Hello. My name is Gabrielle. I am a former intern at the Africa Travel Association. I was lucky enough to be asked to accompany ATA and their delegates as a volunteer for their 38th Annual World Congress in Buea, Cameroon this year. I am honored to be asked to write a blog on the event’s first Host Country Day, a day I would hold in fond memory as part of my first trip to Africa.
After some enlightening and successful presentations from our tourism ministers and professionals on investing business in Africa, it was time for the delegates to explore our Buea Mountain Hotel’s neighboring region of Limbe.
Once everyone found a seat on the crowded and enthusiastic bus, we wound our way through mountain forests down to the coastal region of Limbe. Our tour guide told us the history, culture, and flora and fauna of the region as we looked out on acre upon acre of eucalyptus trees and other greens.
We cleared the forests and before you knew it, we were surrounded by more acres of green, this time of fresh tea leaves. If you looked closely, in the distance you could see men and women working in the tea fields, picking fresh tea leaves for production.
Our tour guide told us about the tea making process and how the younger tea leaves are the best for making tea. He took us into the factory where we met local workers who gladly and proudly showed us how they process the tea. We saw the picking, drying, grinding, pressing, sorting and packaging of tea while the intoxicating aroma filled our senses inside the dark and bustling factory.
At the end of our tour, we were warmly greeted with the finished product: a hot cup of tea with animal crackers to enjoy. It was some of the freshest and most delicious tea I have ever tasted, which was made more enjoyable by the smiles and warm hospitality of the local factory workers.
After our cups of tea, we ventured further into the town of Limbe where we finally came upon the Wildlife Centre. This was, personally, a very exciting and much anticipated portion of the Host Country Day for me, being a wildlife conservationist, animal behavior, and former zoo docent.
As we approached the wildlife centre, it was quiet and calm. Entering the wildlife centre, we saw locals selling arts and crafts as well as souvenirs from the wildlife centre with many smiles and warm welcomes. We walked past the gorilla enclosure and could see the outline of the inhabitants from within their pens. We arrived at dusk after the animals had been out all day. The animals were tired and hungry and ready to settle in for the night. We may not have had much luck in viewing gorillas, but the chimpanzees made up for lost amusement. Being chimps, they were loud, playful and excited to see us: their bald-ape cousins. They swung and played and even felt inclined to interact with some visitors. All the delegates, laughed, screamed and yelled in unison with the chimps. We were all happy to see each other and enjoyed each other’s company immensely. Moving through the centre, we saw crocodiles, snakes, and other primates. Some primates and exotic birds even had the run of the place, leaping over rails and coming up close to say hello and have their picture taken with some of the delegates.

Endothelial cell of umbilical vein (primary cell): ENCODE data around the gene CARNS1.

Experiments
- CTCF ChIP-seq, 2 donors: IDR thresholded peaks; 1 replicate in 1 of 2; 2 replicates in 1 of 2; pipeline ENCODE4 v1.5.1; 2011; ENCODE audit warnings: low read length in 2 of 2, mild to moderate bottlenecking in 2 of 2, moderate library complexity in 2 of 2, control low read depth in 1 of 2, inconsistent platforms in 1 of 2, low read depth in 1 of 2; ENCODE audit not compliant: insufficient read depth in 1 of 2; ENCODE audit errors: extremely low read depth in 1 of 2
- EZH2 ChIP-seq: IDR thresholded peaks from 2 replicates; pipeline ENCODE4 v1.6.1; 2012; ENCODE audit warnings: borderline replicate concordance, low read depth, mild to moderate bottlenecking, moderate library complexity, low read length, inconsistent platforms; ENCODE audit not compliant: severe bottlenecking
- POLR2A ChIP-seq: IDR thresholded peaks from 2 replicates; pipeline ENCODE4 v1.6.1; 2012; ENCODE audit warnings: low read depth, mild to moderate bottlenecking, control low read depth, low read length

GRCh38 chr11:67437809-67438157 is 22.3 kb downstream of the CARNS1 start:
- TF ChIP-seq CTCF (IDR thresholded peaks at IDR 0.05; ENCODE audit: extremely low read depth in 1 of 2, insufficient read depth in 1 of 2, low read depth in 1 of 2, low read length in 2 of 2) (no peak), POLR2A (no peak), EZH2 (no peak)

It was a warm and unforgettable visit for the delegates, local employees, tour guides and the animal hosts at the Limbe Wildlife Centre. It was a place where animals were rescued from harsh lives, unfortunate circumstances, and where they could experience humans who would not do them harm, but carry their friendship and experiences with these amazing animals home with them to share.
We had one last stop on our Host Country Day as the sun started to dip low behind the trees in a pink and yellow glow of twilight. The Limbe Botanical Gardens. A wide and enchanting space dedicated to wild, exotic and medicinal plants, herbs, fruits and other flora of the region.
We came across an area that was heavily littered with small yellow fruit and the surrounding air held the strong aroma of chocolate. Our delegate, Chef Pierre Thiam, took the opportunity to inquire more about this fruit with the tour guide and tasted the mysterious fruit. He claimed that it had a sour yet delicious taste, even though it smelled heavily of chocolate. This was the first of many strange and wondrous plants that the Botanical Gardens hold. Being there at dusk with only our delegates as patrons, made this place seem even more magical, like a special secret that only we experienced, but hoped many more would experience after us.
Once our tour ended, and we had paid homage to the cemetery in memory of the Nigerian Regiment 1914-1942, we were greeted by local dancers and lively cultural displays, as well as complimentary bananas and other fruits from the Gardens and surrounding neighborhoods. Delegates, including our Executive Director, joined in the celebrations and danced until the sun went down and we made our way to the Fini Hotel by the beach in Limbe for our delegate dinner with our ministers and other professionals from around the globe.
At the hotel, we dined, drank, danced and sang with more cultural dancers while reminiscing on the wonderful natural, cultural and economic assets that Limbe and all of Cameroon has to offer for tourists and locals in this magical and enchanting region in West Africa.